Cryptocurrency Bitcoin sinked below $39000, making it the second biggest fall of the week, the latest crash has wiped billions off the crypto market.

Bitcoin and other cryptocurrencies have been the topic of significant discussion since their introduction in 2009. Some people, especially in underdeveloped countries, perceive Bitcoin as a haven amid economic storms, even though it is generally panned for its high volatility, its usage in shady transactions, and the high power consumption required to generate it. Cryptocurrencies have been more popular in recent years, and this has led to an increase in the number of limitations on how they may be used. Bitcoin economic essentials is a well-known name in the cryptocurrency industry.

Different countries have different laws governing Bitcoin and other Altcoins. In certain countries, the status of Bitcoin and other Altcoins is unclear or continually changing. Bitcoin’s legal position as a method of payment or commodity differs from country to country, and the majority of governments do not prohibit its use. Several governments have imposed restrictions on how Bitcoin may be used, with banks denying their clients access to the cryptocurrency. Cryptocurrencies like Bitcoin have been prohibited in several countries and anyone who uses them faces hefty punishments.

  • China

As of 2021, the Chinese government has increased the number of resources it devotes to combating virtual currency. It is no longer possible to trade foreign currencies or mine cryptocurrencies in China because authorities have warned individuals to avoid the digital asset market. Cryptocurrencies were referred to as “speculative assets” by Deputy Director Yin Youping of the Financial Consumer Rights Protection Bureau of China’s Users’ Bank of China (PBoC).

In the eyes of China’s government, decentralized Bitcoin is regarded as an attempt to develop their electronic currency, which is perceived as an attempt to undermine Bitcoin. With its digital currency, the People’s Bank of China (PBoC) will have a greater understanding of how its residents spend their money.

  • Iran

At best, the relationship between Bitcoin and the Iranian government is hazy. To escape the severe consequences of economic sanctions, Iran has turned to Bitcoin mining as a means of funding imports. Bitcoin mining has been rewarded with incentives by the country’s Central Bank, despite a ban on trading cryptocurrencies developed outside of the country.

Blockchain analytics firm Elliptic estimates that Iran generates over $1 billion (€843 million) in Bitcoin mining profits. Energy subsidies for authorized cryptocurrency miners have been provided by Iran, but the central bank also requires that any cryptos created to be sold to it. Unregulated mining is resulting in a daily loss of the national grid capacity of 2GW.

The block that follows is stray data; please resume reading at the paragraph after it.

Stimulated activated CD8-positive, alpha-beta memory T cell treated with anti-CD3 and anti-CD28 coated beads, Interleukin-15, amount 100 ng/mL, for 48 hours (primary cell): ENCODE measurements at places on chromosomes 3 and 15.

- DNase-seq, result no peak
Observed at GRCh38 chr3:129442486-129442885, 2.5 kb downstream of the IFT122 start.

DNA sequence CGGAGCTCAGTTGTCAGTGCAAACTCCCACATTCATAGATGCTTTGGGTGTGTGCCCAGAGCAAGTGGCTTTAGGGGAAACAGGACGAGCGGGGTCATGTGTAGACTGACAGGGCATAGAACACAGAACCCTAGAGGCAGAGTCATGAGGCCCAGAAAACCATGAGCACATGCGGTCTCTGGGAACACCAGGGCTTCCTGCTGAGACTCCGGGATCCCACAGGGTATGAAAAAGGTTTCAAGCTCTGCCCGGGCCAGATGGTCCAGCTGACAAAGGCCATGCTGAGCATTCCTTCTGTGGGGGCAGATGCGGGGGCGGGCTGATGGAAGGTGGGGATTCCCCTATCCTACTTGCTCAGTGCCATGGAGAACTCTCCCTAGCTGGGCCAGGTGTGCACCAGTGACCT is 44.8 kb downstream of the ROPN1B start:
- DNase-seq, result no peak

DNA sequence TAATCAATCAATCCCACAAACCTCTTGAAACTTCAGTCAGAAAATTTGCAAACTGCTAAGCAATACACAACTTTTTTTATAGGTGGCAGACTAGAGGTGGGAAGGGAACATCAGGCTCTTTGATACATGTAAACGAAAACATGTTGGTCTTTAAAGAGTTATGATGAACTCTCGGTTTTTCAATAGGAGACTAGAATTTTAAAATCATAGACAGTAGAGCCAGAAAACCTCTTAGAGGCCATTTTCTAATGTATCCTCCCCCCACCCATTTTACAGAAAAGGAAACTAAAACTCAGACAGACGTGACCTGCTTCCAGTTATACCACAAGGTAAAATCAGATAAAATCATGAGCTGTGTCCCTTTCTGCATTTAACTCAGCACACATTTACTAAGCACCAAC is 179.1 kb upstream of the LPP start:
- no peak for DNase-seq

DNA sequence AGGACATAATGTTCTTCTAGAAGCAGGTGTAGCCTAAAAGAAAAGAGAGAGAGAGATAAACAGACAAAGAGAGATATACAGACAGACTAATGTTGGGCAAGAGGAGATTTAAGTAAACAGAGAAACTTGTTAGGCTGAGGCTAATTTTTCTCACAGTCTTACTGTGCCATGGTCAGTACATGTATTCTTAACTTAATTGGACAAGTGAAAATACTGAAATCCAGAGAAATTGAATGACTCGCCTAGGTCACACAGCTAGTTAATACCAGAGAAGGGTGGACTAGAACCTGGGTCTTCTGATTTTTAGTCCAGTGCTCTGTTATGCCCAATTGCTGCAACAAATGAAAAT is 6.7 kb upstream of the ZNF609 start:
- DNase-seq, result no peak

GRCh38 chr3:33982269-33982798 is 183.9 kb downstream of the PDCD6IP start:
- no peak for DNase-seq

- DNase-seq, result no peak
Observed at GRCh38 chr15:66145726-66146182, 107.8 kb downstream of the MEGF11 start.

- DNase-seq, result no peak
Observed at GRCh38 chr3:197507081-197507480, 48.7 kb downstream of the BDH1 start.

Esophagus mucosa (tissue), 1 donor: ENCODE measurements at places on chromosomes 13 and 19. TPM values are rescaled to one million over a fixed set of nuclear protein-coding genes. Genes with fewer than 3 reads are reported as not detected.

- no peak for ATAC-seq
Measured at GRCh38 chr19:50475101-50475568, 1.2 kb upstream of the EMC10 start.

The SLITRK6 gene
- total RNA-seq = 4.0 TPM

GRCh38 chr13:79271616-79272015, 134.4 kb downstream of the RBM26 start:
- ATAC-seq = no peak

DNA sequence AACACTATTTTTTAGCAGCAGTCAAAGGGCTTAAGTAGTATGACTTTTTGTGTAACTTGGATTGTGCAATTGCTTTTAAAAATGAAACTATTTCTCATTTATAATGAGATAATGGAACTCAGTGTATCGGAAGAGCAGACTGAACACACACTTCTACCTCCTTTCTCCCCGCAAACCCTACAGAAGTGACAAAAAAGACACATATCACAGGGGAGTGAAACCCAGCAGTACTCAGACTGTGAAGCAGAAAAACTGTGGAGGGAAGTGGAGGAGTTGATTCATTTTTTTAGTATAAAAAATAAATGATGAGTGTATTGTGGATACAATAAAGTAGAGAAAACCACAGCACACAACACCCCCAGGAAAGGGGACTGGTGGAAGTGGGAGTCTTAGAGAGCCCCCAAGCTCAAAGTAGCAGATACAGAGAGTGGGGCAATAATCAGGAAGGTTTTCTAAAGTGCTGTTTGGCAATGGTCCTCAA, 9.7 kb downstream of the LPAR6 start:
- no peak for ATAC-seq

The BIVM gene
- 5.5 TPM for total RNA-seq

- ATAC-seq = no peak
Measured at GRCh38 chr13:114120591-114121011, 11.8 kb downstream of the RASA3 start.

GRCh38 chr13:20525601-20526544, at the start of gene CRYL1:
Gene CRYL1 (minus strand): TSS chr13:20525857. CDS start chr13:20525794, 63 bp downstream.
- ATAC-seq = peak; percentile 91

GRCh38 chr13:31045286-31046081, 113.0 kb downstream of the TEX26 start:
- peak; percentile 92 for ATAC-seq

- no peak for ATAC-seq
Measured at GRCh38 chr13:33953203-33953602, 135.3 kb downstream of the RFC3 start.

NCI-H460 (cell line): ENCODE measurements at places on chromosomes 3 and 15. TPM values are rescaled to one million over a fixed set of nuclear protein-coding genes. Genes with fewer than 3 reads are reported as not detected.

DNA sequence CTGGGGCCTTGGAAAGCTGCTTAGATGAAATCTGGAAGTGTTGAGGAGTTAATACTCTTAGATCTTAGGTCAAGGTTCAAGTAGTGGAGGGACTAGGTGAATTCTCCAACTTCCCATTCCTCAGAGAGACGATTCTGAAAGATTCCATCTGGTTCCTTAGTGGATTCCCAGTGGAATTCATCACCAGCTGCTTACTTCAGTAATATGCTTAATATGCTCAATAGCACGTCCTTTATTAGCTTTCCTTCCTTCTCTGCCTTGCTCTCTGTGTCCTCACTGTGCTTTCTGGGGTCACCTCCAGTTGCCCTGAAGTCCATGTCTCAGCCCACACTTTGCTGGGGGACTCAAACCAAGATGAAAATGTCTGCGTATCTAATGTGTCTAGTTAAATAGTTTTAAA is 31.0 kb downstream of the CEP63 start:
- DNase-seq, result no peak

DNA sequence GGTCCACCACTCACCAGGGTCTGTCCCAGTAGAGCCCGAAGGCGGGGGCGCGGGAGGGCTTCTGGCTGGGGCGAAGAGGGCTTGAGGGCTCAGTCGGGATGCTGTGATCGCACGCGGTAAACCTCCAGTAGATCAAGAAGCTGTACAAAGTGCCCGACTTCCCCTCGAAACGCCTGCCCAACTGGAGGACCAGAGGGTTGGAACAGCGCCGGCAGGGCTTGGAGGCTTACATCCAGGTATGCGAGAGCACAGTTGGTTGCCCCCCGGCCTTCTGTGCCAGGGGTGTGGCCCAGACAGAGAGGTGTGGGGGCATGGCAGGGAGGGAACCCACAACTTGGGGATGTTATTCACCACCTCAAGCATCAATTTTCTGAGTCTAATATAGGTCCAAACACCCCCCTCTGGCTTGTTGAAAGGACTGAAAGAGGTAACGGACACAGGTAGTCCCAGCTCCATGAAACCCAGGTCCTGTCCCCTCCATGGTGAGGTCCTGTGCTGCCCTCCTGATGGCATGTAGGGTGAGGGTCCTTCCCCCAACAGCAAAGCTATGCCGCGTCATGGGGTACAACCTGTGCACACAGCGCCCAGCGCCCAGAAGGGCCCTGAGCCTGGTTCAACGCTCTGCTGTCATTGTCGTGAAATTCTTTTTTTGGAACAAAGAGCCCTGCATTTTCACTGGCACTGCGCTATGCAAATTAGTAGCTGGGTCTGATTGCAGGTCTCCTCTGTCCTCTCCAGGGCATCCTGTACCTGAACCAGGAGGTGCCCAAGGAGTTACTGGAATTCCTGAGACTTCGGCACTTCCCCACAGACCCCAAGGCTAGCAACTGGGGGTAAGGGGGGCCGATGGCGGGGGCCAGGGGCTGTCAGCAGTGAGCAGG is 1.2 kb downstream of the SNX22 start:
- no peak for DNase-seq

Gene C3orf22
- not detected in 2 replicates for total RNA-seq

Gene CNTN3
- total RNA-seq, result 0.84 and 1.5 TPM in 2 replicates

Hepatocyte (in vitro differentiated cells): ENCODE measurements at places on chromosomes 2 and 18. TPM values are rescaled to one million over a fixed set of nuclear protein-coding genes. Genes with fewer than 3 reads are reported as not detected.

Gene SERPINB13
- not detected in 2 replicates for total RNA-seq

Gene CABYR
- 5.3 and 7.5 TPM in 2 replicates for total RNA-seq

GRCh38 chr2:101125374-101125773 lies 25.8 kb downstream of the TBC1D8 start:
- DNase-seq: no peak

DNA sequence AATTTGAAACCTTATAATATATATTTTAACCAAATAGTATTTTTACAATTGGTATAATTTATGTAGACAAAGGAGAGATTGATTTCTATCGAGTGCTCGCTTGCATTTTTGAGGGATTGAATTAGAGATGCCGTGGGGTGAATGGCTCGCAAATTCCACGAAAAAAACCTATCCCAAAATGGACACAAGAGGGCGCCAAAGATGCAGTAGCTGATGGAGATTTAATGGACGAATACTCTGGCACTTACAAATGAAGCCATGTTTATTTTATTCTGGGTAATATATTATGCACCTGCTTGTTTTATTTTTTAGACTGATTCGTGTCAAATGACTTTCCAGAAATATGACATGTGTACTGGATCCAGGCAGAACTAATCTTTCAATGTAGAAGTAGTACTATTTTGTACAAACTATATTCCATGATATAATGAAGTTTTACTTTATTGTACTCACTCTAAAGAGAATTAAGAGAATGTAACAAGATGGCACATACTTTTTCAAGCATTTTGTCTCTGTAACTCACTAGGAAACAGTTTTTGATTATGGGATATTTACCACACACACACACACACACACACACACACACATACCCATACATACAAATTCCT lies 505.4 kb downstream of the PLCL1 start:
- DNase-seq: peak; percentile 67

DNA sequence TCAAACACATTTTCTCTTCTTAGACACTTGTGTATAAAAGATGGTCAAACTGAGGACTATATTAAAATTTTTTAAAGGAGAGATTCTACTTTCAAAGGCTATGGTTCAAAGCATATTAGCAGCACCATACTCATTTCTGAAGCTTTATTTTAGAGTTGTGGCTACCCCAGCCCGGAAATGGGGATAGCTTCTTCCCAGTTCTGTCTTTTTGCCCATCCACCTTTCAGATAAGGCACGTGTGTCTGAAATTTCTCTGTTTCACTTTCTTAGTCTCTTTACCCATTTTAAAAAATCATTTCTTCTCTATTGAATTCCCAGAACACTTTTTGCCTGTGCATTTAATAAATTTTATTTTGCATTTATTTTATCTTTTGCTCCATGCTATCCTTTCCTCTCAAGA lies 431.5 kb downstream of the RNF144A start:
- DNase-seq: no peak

• India

It’s getting more and more difficult for Indians to accept the use of cryptocurrencies. There is new legislation in the works in India that would outlaw practically all forms of cryptocurrency, including Bitcoin, on November 23rd, according to Indian authorities this week. In the spring of this year, the proposal of criminalizing digital asset ownership, mining, trading, and the transfer was discussed.

  • Iraq

Despite the government’s best attempts to prevent it, the usage of cryptocurrencies is growing in popularity in Iraq. They were banned in 2017 by the Iraqi Central Bank, which still stands today. Early in the year 2021, the Kurdistan regional government’s Ministry of Interior issued similar instructions to restrict money brokerage firms from dealing in cryptocurrency.

  • Russia

Cryptocurrency use is not illegal in Russia, but there is an ongoing campaign to keep it that way. Russia will begin taxing cryptocurrencies for the first time in July 2020, when it passes its first law governing virtual currency. A new rule that took effect in January prohibits Russian government employees from owning any cryptocurrency.

Russia’s President Vladimir Putin has often referred to cross-border Bitcoin transactions as a particular concern. New proposed rules were announced by the prosecutor general in July, which would allow police to collect cryptos deemed to have been illegally obtained, citing their use in bribery as an example.

  • Turkey

Many Turks turned to Bitcoin when their currency’s value plummeted. The adoption of new regulations in the United States was rapid as inflation peaked in April this year. As of April 16, 2021, Turkey’s central bank has banned the usage of cryptocurrencies, such as Bitcoin, for the payment of goods or services. Turkish President Erdogan made a decree the next day adding cryptocurrency exchanges to the list of companies subject to anti-money laundering and counter-terrorist financing rules

Read More: Government Resolves to Impose a Ban on All Cryptocurrencies in Pakistan

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